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dc.contributor.authorFouhy, Fiona*
dc.date.accessioned2017-03-08T16:07:16Z
dc.date.available2017-03-08T16:07:16Z
dc.date.issued2014
dc.identifier.citationFouhy F. M. 2014. Antibiotic resistance in the gut microbiota. PhD, UCCen_GB
dc.identifier.urihttp://hdl.handle.net/11019/1105
dc.identifier.urihttps://cora.ucc.ie/handle/10468/3440
dc.descriptionDoctoral thesis, accepted versionen_GB
dc.description.abstractAntibiotic resistance is an increasing threat to our ability to treat infectious diseases. Thus, understanding the effects of antibiotics on the gut microbiota, as well as the potential for such populations to act as a reservoir for resistance genes, is imperative. This thesis set out to investigate the gut microbiota of antibiotic treated infants compared to untreated controls using high-throughput DNA sequencing. The results demonstrated the significant effects of antibiotic treatment, resulting in increased proportions of Proteobacteria and decreased proportions of Bifidobacterium. The species diversity of bifidobacteria was also reduced. This thesis also highlights the ability of the human gut microbiota to act as an antibiotic resistance reservoir. Using metagenomic DNA extracted from faecal samples from adult males, PCR was employed to demonstrate the prevalence and diversity of aminoglycoside and β-lactam resistance genes in the adult gut microbiota and highlighted the merits of the approach adopted. Using infant faecal samples, we constructed and screened a second fosmid metagenomic bank for the same families of resistance genes and demonstrated that the infant gut microbiota is also a reservoir for resistance genes. Using in silico analysis we highlighted the existence of putative aminoglycoside and β-lactam resistance determinants within the genomes of Bifidobacterium species. In the case of the β- lactamases, these appear to be mis-annotated. However, through homologous recombination-mediated insertional inactivation, we have demonstrated that the putative aminoglycoside resistance proteins do contribute to resistance. In additional studies, we investigated the effects of short bowel syndrome on infant gut microbiota, the immune system and bile acid metabolism. We also sequenced the microbiota of the human vermiform appendix, highlighting its complexity. Finally, this thesis demonstrated the strain specific nature of 2 different probiotic CLA-producing Bifidobacterium breve on the murine gut microbiota.en_GB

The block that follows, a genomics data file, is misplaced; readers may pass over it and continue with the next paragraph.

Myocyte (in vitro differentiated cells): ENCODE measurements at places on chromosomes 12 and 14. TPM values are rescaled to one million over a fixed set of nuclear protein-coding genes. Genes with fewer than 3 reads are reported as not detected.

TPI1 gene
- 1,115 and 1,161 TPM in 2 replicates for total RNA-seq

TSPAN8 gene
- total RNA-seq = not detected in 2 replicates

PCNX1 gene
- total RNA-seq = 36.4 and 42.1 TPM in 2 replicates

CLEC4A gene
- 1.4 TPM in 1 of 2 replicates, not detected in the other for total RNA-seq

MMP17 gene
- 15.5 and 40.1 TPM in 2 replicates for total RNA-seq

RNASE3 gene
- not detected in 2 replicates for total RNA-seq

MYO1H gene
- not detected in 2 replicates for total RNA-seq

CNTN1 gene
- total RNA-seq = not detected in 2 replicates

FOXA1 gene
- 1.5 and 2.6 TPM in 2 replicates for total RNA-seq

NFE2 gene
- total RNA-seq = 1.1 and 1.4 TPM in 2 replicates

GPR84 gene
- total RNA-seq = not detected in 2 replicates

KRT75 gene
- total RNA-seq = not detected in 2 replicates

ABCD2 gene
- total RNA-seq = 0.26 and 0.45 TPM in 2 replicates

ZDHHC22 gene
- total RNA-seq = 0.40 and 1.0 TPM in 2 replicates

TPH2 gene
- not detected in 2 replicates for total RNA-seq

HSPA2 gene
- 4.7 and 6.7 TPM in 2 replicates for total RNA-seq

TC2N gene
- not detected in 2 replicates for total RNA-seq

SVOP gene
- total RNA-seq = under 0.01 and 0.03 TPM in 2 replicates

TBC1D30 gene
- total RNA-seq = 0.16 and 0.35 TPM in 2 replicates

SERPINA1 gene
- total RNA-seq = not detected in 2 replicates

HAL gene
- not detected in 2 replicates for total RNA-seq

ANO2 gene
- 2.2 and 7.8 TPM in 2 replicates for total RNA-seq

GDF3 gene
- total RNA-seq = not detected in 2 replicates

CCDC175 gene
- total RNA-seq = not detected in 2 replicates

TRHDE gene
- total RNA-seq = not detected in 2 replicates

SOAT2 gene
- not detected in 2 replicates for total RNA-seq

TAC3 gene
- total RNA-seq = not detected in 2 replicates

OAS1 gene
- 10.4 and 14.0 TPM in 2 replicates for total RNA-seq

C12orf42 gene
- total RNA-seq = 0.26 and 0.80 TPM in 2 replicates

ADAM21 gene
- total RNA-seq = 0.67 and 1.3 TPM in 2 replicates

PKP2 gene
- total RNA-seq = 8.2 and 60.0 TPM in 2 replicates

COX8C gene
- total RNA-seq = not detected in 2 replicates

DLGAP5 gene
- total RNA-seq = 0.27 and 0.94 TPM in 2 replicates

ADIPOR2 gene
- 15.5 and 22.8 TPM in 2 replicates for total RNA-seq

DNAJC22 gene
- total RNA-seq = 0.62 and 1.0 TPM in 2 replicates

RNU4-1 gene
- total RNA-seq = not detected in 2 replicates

dc.description.sponsorshipTeagasc Walsh Fellowship Programmeen_GB
dc.description.sponsorshipIrish Research Council (EMBARK initiative)
dc.language.isoenen_GB
dc.subjectinfant gut microbiotaen_GB
dc.subjectHigh-throughput sequencingen_GB
dc.subjectBifidobacteriumen_GB
dc.subjectAntibioticsen_GB
dc.subjectAntibiotic resistanceen_GB
dc.subjectMetagenomicsen_GB
dc.titleAntibiotic Resistance in the Gut Microbiotaen_GB
dc.typeThesisen_GB
dc.contributor.sponsorTeagasc Walsh Fellowship Programme
dc.contributor.sponsorIrish Research Council
refterms.dateFOA2018-01-12T08:34:00Z


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